History Files


European Kingdoms

Central Europe




Landgraves of Hessen-Homburg
AD 1622 - 1866

The landgraviate of Hessen-Homburg was a cadet, or junior, branch of the duchy of Hessen-Darmstadt. It was created by Duke Ludwig V for his younger brother Frederick in 1622.

The rulers held the title of landgrave, but they were junior members of the House of Hesse with no real power outside of their own lands. Hessen-Homburg consisted of the district of Homburg on the right-hand side of the Rhine, and the district of Meisenheim, which was added in 1815, on the left-hand side of the same river - little more than the city of Homburg and its environs.

(Additional information from Das frühere Kurhessen - Ein Geschichtsbild, Otto Bähr, from Geschichte des Landes Hessen, Karl Ernst Demandt, from Kurfürstentum (Kassel Lexikon), Ewald Grothe, from Kurhessens Ministerialvorstände der Verfassungszeit 1831-1866, Harald Höffner, from Die Kurhessen im Feldzuge von 1814: Ein Beitrag zur hessischen Kriegsgeschichte, Carl Renouard, and from Die Kurhessische Verfassung von 1831 im Rahmen des deutschen Konstitutionalismus, Christian Starck.)

1622 - 1638

Frederick I

Brother of Ludwig V.


Homburg is sub-divided into Hessen-Homburg and Hessen-Homburg-Bingenheim by Frederick's first two sons.

1650 - 1681

William Christopher

Son. Landgrave of Bingenheim (1648-1681).


Homburg becomes independent of Hessen-Darmstadt.

1669 - 1677

George Christian

Brother. No heir.


Homburg and Bingenheim are reunited into one title by Frederick II.

1681 - 1708

Frederick II

Third son of Frederick I.

1708 - 1746

Frederick III

1746 - 1751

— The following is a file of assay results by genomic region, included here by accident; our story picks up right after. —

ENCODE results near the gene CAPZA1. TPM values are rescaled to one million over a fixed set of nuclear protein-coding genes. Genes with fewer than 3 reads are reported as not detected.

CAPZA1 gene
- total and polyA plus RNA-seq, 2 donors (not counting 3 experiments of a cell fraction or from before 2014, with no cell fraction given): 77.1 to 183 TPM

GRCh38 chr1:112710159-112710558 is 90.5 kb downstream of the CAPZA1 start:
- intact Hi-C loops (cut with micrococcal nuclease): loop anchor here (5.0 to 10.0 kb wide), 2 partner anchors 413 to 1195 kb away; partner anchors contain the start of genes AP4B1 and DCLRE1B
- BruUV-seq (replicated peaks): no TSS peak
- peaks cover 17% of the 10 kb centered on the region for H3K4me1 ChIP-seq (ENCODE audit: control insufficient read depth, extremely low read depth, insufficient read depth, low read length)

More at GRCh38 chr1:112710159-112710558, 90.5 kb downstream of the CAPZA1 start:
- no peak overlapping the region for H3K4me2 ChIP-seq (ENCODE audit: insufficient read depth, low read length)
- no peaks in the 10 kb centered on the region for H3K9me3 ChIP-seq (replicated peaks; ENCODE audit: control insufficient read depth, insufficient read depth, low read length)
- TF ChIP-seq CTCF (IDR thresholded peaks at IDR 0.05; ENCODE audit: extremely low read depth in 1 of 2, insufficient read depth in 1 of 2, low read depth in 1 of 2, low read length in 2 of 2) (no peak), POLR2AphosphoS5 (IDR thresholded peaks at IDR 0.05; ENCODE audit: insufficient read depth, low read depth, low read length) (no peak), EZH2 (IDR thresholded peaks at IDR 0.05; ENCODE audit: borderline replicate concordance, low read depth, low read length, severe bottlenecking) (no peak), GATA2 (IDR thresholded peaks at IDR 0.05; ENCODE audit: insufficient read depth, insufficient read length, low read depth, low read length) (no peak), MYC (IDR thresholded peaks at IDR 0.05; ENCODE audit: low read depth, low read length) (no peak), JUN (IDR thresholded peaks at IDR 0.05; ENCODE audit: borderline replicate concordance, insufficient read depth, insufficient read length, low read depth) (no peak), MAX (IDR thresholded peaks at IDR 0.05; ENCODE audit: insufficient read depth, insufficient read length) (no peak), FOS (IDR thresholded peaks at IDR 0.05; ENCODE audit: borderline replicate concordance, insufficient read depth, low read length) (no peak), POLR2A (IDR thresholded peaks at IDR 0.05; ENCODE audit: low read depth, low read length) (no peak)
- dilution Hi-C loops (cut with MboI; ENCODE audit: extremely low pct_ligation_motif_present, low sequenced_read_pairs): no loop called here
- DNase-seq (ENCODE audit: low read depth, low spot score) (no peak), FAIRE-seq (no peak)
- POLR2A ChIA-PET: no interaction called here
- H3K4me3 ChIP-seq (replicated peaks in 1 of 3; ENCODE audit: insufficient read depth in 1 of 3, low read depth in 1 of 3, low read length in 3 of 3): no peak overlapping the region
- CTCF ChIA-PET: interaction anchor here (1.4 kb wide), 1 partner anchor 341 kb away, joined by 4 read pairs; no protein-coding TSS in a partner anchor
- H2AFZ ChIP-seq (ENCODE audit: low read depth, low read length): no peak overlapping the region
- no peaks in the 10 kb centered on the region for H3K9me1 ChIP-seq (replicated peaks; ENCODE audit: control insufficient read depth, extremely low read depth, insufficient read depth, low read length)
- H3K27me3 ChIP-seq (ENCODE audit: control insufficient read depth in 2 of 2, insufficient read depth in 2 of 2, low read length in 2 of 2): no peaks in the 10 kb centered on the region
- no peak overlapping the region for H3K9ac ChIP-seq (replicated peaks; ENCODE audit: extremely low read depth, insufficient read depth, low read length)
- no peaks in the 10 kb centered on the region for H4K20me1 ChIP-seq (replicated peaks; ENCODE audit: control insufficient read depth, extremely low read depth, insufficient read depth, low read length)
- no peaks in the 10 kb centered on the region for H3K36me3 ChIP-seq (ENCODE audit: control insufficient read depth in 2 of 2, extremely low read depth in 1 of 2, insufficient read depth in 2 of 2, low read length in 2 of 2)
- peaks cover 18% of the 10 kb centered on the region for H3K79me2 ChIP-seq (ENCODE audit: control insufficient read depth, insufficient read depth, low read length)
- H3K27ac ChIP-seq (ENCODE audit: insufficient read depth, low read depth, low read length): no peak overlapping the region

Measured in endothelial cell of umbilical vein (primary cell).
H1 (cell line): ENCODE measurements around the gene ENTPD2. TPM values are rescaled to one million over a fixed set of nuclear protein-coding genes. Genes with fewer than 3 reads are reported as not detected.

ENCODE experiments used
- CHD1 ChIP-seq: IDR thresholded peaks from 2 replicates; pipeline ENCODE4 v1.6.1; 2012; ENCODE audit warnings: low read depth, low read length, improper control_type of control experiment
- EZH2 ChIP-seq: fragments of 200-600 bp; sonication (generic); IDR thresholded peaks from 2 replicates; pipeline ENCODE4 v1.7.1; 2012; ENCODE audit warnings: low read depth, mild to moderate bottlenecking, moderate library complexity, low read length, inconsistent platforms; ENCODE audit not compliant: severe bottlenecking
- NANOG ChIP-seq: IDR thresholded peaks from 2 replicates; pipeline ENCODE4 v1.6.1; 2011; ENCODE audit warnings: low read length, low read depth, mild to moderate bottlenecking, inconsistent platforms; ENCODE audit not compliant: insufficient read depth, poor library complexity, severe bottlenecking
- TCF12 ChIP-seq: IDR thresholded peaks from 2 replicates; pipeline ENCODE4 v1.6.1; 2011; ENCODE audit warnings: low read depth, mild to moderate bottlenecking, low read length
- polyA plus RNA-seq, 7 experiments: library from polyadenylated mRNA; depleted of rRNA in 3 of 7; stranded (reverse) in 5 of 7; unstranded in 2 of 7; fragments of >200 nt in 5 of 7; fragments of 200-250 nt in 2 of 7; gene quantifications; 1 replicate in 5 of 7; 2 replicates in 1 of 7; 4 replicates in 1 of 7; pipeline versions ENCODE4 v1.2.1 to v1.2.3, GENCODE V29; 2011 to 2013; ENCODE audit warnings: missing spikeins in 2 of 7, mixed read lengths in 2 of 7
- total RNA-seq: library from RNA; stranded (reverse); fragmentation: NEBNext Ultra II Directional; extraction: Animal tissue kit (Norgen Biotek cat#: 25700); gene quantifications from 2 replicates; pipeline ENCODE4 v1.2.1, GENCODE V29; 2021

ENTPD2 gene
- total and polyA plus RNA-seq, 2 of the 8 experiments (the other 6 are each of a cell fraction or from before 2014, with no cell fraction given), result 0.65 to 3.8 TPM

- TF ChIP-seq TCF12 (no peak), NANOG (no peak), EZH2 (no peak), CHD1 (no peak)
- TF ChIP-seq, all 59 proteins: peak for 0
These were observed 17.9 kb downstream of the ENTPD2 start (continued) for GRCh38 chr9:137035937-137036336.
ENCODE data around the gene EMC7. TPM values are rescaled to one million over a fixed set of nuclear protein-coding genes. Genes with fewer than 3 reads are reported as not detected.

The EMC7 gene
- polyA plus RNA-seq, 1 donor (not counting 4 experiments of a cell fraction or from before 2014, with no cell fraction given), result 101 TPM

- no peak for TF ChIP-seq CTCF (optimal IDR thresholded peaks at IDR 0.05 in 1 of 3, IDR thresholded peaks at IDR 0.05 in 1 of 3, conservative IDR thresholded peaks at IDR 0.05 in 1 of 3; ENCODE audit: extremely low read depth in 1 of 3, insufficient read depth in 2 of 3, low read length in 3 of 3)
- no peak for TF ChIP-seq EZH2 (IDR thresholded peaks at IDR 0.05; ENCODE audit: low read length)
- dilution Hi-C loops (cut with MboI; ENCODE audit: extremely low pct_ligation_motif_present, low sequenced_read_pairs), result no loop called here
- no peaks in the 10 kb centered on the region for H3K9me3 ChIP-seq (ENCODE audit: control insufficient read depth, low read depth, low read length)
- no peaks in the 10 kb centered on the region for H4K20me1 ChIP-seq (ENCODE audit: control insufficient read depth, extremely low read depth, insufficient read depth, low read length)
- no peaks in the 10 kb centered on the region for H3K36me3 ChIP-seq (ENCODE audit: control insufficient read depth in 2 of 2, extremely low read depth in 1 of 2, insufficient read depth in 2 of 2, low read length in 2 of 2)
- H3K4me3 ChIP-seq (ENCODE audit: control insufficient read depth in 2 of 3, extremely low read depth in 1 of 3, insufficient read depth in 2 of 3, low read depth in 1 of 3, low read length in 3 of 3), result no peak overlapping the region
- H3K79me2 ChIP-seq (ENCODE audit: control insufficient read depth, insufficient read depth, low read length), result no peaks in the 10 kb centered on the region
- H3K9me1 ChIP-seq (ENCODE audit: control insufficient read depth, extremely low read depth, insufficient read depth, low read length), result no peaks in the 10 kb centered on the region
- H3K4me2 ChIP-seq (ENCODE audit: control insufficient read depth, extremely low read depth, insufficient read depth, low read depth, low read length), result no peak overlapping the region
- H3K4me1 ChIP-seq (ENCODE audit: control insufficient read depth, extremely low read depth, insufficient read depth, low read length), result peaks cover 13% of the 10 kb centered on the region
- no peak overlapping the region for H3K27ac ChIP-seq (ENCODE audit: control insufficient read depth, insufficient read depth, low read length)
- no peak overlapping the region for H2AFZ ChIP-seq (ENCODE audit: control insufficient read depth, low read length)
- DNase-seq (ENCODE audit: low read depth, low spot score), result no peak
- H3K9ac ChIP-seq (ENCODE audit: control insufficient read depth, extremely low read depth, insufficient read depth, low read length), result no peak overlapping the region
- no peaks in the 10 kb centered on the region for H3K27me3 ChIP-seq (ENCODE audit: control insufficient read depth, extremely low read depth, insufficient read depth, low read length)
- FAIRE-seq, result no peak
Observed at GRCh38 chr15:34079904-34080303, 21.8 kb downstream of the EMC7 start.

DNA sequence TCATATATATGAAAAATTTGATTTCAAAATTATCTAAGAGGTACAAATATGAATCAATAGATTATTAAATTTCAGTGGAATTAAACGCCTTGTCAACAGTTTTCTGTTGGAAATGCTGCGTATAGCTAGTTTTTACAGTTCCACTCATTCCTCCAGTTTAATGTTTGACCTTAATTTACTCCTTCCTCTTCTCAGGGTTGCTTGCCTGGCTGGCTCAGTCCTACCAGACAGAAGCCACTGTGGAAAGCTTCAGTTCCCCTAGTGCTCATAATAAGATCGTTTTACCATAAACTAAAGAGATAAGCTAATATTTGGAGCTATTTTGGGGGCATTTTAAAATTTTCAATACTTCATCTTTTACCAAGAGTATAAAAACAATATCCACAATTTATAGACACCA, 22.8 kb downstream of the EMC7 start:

Frederick IV

Son of Kasimir Wilhem (d.1726). Nephew of Frederick III.

1751 - 1806

Frederick V


The landgrave is driven out at the formation of the French-controlled Confederation of the Rhine, when Napoleon annexes the land to Hessen-Darmstadt.


Hessen-Homburg is reinstated by the Congress of Vienna, and is then recognised as a member of the German Confederation (1817).

1815 - 1820

Frederick V

Map Restored.


Following the death of Frederick V, five of his sons fill the title in succession. All are in their forties or fifties at the time.

1820 - 1829

Frederick VI Louis


1829 - 1839



1839 - 1846



1846 - 1848



1848 - 1866


Brother. Succeeded Gustav at the age of 65. Died 24 March.


Prussia fights the Austro-Prussian War against Austria, essentially as a decider to see which of the two powers will be dominant in Central Europe. Prussia gains the newly-created kingdom of Italy as an ally in the south and several minor German states in the north. Austria and its southern German allies are crushed in just seven weeks (giving the conflict its alternative title of the Seven Weeks' War), and Prussia is now unquestionably dominant.

Bismark oversees the seizure of four of Austria's northern German allies, the kingdom of Hanover, the electorate of Hessen-Kassel, and the duchy of Nassau-Weilburg, along with the free city of Frankfurt. Prussia also subsumes Schleswig and Holstein, although the former has technically been Prussian since 1864, and forces Saxe-Lauenberg into personal union (annexation in all but name, which turns into fact in 1876). Many of these gains ensure that Prussian territories in the east and west are now connected through the Rhineland and Westphalia.

Austro-Prussian War 1866
Austria's slow-moving forces were outpaced by Prussia's fully modern army during the Austro-Prussian War, which decided the power balance in Central Europe, as shown in this oil by Georg Bleibtreu


The new, Prussian-dominated North German Confederation gains members in Anhalt-Dessau, Bremen, Brunswick, Hamburg, Lippe-Detmold, Lübeck, Mecklenburg-Schwerin Schwerin, Mecklenburg-Strelitz Neustrelitz, Oldenburg, Reuss, Saxe-Altenburg, Saxe-Coburg-Gotha, Saxe-Meiningen, Saxe-Weimar-Eisenach, Saxony, Schaumburg-Lippe Bückeburg, Schwarzburg-Rudolstadt Rudolstadt,Schwarzburg-Sondershausen Sondershausen, and Waldeck-Pyrmont Arolsen. Furthermore, Prince Karl Eitel Frederick of Hohenzollern-Sigmaringen is invited to rule the principalities of Moldavia and Wallachia.

With Landgrave Ferdinand of Hessen-Homburg having died only a few months before the war, his territory had passed back to Hessen-Darmstadt. Despite being a supporter of the defeated of Austria in the Austro-Prussian War, the grand duchy only loses some territory, but this includes Hessen-Homburg and the northern urban district of Biedenkopf, on the River Lahn. Despite this loss, Hessen-Darmstadt survives as the sole remaining Hessian state of note whilst Hessen-Homburg becomes part of an expanded Prussia.